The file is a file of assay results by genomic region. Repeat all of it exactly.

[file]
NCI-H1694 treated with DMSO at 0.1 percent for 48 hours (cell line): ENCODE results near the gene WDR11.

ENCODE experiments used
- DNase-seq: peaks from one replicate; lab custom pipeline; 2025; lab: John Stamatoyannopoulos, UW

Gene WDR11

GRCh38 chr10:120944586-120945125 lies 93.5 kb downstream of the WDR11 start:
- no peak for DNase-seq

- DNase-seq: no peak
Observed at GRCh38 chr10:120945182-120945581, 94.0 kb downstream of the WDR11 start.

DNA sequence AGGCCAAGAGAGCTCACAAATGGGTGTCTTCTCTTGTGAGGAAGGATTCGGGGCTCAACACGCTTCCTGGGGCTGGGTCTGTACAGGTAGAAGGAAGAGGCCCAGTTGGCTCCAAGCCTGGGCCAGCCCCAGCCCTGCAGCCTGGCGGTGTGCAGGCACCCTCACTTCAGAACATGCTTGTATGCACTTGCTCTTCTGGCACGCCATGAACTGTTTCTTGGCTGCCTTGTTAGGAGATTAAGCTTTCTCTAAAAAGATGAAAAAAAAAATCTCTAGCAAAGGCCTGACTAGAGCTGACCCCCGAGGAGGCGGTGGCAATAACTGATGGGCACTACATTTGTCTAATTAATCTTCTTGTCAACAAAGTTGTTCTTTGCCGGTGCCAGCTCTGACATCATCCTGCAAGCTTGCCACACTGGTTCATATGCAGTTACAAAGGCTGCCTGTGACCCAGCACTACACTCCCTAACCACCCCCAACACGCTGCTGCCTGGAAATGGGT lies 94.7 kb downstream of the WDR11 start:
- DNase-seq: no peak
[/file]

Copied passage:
NCI-H1694 treated with DMSO at 0.1 percent for 48 hours (cell line): ENCODE results near the gene WDR11.

ENCODE experiments used
- DNase-seq: peaks from one replicate; lab custom pipeline; 2025; lab: John Stamatoyannopoulos, UW

Gene WDR11

GRCh38 chr10:120944586-120945125 lies 93.5 kb downstream of the WDR11 start:
- no peak for DNase-seq

- DNase-seq: no peak
Observed at GRCh38 chr10:120945182-120945581, 94.0 kb downstream of the WDR11 start.

DNA sequence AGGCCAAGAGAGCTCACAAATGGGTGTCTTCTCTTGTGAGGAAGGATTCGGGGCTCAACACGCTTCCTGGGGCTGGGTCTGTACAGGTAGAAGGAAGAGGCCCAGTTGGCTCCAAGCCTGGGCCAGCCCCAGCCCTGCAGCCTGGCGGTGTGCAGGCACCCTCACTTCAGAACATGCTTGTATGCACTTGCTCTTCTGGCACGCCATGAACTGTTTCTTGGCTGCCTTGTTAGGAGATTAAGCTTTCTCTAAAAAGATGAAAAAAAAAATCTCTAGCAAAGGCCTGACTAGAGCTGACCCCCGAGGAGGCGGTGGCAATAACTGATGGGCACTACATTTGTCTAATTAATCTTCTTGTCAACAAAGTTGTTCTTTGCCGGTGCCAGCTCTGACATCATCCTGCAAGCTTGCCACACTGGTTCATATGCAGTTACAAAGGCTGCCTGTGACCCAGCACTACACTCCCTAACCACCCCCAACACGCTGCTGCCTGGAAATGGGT lies 94.7 kb downstream of the WDR11 start:
- DNase-seq: no peak